Early in _House, MD_ (probably the pilot, but I forget), House asks Cameron what trauma in her life made her become a doctor, since a woman as good looking as she is wouldn’t bother with medical school and everything unless she had some cause (though the series apparently later just threw this notion aside).
This touches on a common dilemma of TV shows: when *extremely* good looking people are posited as working in very unlikely fields (i.e., police.)
Another is the question of how best to handle the revival, reboot, adaptation or continuation of an existing franchise on television (or movies). Sometimes, it seems that with the original creators intact, tings work better. Sometimes, as in the case of the _Dallas_ revival on TNT, cutting the (surviving) original producers out and making room for totally new talent can be quite successful. The previous two attempts–the reunion movies in 1996 & 1998, and the long-struggling development of a theatrical movie in the past decade–involved the surviving producers and didn’t go well. While I wasn’t particularly thrilled by the popular _Battlestar Galactica_ reboot, it was obviously fairly successful, and involved new producers where, as with _Dallas_, people involved with the original series had tried to revive it for years.
Sometimes, too much loyalty to the “original” can lead to an attempted revival being just a copy of what’s already been done. Sometimes, it can be basically glorified “fan fiction.” Other times, as with BSG, it can become unrecognizable.
Thus, a big part of me was really excited to hear CW was rebooting _Beauty and the Beast_, but I had my cautions. Having just viewed the pilot on Hulu Plus, I’m leaning towards the trepidation side. Ironically, while I was thinking this was the fault of corporal shills making money off of “intellectual property” without concern for the original creative vision, I found out that Ron Koslow, Paul Junger Witt and Tony Thomas (son of Danny) are all involved in the new series (B&B was one of few dramas created by Witt-Thomas, known primarily for sitcoms like _Benson_ and _The Golden Girls_).
The original series was the epitome of a “cult classic”, and lasted a full three seasons, making it relatively successful for a prime time, network series of a more sci-fi or fantasy bent.
My first critique of the reboot is my complaint about just about everything on TV today: it totally lacks the charm or elegance or artistic beauty of the original.
Television (and most movies) today is all “grit” or special effects or “glamour” of a fashion magazine sort.
_Smallville’s_ Kristin Kreuk plays Det. Catherine Chandler, who, along with her partner, looks more suited to a fashion shoot than a crime scene. On the other hand, based upon the first episode, it’s going to be the gruesome murder mystery that’s become all too common in the post Law & Order/CSI TV world: not that murder isn’t gruesome, but there are other crimes out there. The plots on the original series often have more to do with white collar criminals hiring thugs and such than with investigating murders.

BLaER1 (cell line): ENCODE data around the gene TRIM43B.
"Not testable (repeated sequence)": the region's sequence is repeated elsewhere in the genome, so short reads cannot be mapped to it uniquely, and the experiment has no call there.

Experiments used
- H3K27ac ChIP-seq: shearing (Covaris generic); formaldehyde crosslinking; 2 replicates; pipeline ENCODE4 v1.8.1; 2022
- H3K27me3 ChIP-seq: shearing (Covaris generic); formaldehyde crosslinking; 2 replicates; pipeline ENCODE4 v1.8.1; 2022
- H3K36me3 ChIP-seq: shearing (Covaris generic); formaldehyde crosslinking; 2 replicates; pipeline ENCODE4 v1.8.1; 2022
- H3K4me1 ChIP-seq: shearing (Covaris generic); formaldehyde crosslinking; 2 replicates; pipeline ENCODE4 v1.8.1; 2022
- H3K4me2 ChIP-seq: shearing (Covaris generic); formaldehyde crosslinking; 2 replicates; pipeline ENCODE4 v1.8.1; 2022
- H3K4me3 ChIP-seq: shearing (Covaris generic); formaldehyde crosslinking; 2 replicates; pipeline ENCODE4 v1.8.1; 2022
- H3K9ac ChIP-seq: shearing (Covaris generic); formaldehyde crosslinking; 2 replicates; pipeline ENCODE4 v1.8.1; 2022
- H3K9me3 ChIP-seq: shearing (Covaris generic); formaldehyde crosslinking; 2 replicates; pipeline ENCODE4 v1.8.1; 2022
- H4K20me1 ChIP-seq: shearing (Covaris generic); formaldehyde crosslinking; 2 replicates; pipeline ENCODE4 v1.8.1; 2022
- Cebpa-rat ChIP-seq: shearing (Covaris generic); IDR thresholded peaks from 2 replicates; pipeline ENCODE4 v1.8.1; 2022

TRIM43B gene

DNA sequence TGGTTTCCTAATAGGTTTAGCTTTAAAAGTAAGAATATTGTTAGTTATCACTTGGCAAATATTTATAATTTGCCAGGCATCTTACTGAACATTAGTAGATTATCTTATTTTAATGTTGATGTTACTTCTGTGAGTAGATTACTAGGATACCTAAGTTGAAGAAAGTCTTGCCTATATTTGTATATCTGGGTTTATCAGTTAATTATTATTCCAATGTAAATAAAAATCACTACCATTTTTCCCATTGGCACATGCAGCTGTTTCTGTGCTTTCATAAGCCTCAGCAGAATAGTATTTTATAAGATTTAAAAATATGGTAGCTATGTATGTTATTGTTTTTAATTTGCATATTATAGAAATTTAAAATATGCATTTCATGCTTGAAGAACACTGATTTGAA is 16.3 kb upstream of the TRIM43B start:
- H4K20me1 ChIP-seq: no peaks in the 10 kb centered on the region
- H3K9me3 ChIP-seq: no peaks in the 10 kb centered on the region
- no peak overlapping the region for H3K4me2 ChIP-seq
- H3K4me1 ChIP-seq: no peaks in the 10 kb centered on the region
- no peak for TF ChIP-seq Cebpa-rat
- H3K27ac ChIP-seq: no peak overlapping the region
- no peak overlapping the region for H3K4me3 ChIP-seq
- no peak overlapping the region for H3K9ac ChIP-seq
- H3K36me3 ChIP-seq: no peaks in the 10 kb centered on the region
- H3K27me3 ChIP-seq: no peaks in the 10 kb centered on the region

Another problem typical of today’s TV, which I frequently lament, is the lack of a score. One of the hallmarks of the original series is the lush, romantic score by Lee Holdridge.
In the original series, Vincent is a mystery–though arch-nemesis Paracelsus claims that he was an experiment. Vincent is a gentle soul who spends most of his time reading classic literature, listening to classical music, and mentoring the children of the “tunnel world” with occasional departures to rescue Catherine from harm. The usual episode plot involves *him* coming to Catherine for help because someone in the Tunnel World or one of their “helpers” is enduring some injustice, and Vincent wants Catherine to use the resources of the DA’s office to correct the injustice.
The whole essence of the original series is that Vincent is visually a “beast” but he’s a deeply loving soul, surrounded by friends living a counter-cultural life of harmony beneath New York, while Catherine is a rich socialite who is changed by being assaulted and by meeting Vincent.
Plus, part of the appeal for me personally was it had the whole theme of people with genetic mutations being more than just freaks.
In the new series, Vincent is an MD who’s been altered as part of some super soldier program. His backstory is really more like the Hulk. More importantly, his backstory is more or less explained in the pilot. There’s a nominal mystery surrounding his backstory, but it’s the same that’s been rehashed on so many shows since _The X-Files_ (military-industrial conspiracy, super soldier experiments, etc.)
Indeed, I think that points to part of the problem: mystery. The original series understands the notion of “mystery” in the sense of something that inspires wonderment and imagination, versus “mystery” in the sense of “facts that have to be uncovered.”
The original series is an attempt to tell a fairy tell in a modern setting; the new series is more like an attempt at copying NBC’s _Grimm_, and that’s about the best I can put my finger on it. It’s _Law & Order_ where the part of the attorneys is replaced by the Hulk.
Maybe time will tell if it can recapture the storytelling of fantastic episodes like, “Once Upon a Time in the City of New York,” “No Way Down,” “Masques,” “Nor Iron Bars a Cage,” “A Children’s Story,” or “A Happy Life,” but I doubt it.
Ironically, CW’s other new series, [The Green] _Arrow_, feels more like the original B&B.